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Lariat Trail Scenic Mountain Drive

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  • Lariat Trail

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    Conceived and constructed by William "Cement Bill" Williams, the Lariat Trail climbs roughly five miles and 1,500 feet from Golden to the summit of Lookout Mountain.
    Lariat Trail
  • Passing Below the M

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    After climbing north toward Clear Creek and making a series of hairpin turns, the Lariat Trail traverses south across Mt. Zion, passing just below the Colorado School of Mines "M."
    Passing Below the M
  • Spring House

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    Above Windy Saddle, the road passes Spring House, built in 1916 to provide a rest area for people and cars in need of water.
    Spring House
  • Lariat Trail

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    One of the earliest scenic mountain drives in Colorado, the Lariat Trail influenced later scenic roads such as the Pikes Peak Highway.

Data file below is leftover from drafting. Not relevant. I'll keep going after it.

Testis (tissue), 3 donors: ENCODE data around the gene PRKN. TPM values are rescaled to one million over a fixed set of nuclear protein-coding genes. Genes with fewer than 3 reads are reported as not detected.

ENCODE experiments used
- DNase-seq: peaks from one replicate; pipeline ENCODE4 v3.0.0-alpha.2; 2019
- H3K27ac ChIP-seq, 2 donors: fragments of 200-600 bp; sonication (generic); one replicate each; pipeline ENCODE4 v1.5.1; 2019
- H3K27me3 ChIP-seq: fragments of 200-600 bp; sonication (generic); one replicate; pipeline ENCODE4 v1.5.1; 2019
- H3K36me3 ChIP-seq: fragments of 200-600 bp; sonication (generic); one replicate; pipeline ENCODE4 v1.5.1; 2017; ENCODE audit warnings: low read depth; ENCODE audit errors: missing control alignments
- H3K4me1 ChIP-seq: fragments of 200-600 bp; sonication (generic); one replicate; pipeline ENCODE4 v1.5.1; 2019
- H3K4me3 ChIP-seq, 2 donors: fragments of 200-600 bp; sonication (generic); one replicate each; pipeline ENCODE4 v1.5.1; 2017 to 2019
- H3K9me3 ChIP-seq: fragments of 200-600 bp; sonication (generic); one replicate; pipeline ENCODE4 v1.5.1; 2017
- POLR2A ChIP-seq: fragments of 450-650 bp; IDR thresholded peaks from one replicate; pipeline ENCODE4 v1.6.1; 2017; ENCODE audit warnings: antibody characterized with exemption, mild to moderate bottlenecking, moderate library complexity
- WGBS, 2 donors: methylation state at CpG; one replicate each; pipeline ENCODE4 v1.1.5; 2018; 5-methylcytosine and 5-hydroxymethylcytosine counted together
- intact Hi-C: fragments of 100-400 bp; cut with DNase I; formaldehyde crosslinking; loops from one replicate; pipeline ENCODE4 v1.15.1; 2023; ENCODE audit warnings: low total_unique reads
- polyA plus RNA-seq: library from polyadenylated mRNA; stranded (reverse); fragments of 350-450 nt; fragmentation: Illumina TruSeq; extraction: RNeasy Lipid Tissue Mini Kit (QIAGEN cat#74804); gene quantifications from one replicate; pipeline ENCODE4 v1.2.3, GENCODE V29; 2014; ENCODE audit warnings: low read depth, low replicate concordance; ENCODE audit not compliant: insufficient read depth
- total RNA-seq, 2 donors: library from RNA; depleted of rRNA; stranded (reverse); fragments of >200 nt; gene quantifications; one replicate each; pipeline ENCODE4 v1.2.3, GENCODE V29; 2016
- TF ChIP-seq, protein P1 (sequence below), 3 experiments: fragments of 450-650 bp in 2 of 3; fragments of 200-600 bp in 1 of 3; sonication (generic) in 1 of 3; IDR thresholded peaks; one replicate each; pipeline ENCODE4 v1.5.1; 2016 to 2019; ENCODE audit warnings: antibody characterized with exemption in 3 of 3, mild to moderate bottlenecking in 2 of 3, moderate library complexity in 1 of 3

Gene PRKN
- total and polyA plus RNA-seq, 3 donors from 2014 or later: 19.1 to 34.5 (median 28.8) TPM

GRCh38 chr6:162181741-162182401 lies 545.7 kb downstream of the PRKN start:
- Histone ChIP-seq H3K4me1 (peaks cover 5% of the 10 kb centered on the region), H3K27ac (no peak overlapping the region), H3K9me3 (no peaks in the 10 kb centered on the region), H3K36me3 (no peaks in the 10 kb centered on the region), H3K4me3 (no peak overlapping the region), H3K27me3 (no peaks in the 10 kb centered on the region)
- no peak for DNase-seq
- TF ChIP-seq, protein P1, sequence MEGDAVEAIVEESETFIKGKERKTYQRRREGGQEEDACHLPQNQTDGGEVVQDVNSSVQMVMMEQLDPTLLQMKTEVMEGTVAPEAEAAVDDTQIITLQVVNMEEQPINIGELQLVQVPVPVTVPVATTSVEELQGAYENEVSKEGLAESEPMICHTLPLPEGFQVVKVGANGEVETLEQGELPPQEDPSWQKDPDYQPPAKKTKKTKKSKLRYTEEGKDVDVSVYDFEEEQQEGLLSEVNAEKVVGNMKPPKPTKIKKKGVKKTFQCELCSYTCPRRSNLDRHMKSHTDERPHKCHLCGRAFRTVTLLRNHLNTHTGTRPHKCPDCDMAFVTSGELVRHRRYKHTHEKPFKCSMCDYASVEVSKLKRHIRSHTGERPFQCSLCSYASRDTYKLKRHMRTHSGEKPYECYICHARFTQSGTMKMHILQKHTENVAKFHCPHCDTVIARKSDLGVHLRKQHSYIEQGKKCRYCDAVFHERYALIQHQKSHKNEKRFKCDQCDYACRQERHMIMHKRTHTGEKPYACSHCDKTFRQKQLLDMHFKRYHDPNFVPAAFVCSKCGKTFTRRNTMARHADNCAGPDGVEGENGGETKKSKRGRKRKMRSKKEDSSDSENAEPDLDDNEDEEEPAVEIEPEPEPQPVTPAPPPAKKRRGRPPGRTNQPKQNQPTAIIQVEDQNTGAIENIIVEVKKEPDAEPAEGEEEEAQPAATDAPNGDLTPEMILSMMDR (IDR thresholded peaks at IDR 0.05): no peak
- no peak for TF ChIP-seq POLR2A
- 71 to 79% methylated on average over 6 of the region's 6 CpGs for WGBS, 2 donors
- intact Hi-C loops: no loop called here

Lariat Trail
  • Driving the Lariat Trail

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    The Lariat Trail served as the northern entrance to Denver's new system of Mountain Parks and soon became a popular drive, attracting more than 116,000 cars in 1918.
    Driving the Lariat Trail

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References: 

Carole Lomond, Lariat Loop Scenic & Historic Byway (Golden, CO: Views Publishing, 2002).

Ann Moss, “Lariat Trail Scenic Mountain Drive,” National Register of Historic Places Registration Form (October 3, 1988).

Robert Sorgenfrei, “Cement Bill Williams: Builder of the Lariat Trail Road,” Colorado Heritage (Spring 2003).

Additional Information: 

Wendy Rex-Atzet, Denver’s Mountain Playground: The Denver Mountain Parks, the City Beautiful, and the Rise of Modern Wilderness Recreation in Colorado, 1900–1940 (PhD dissertation, University of Colorado–Boulder, 2011).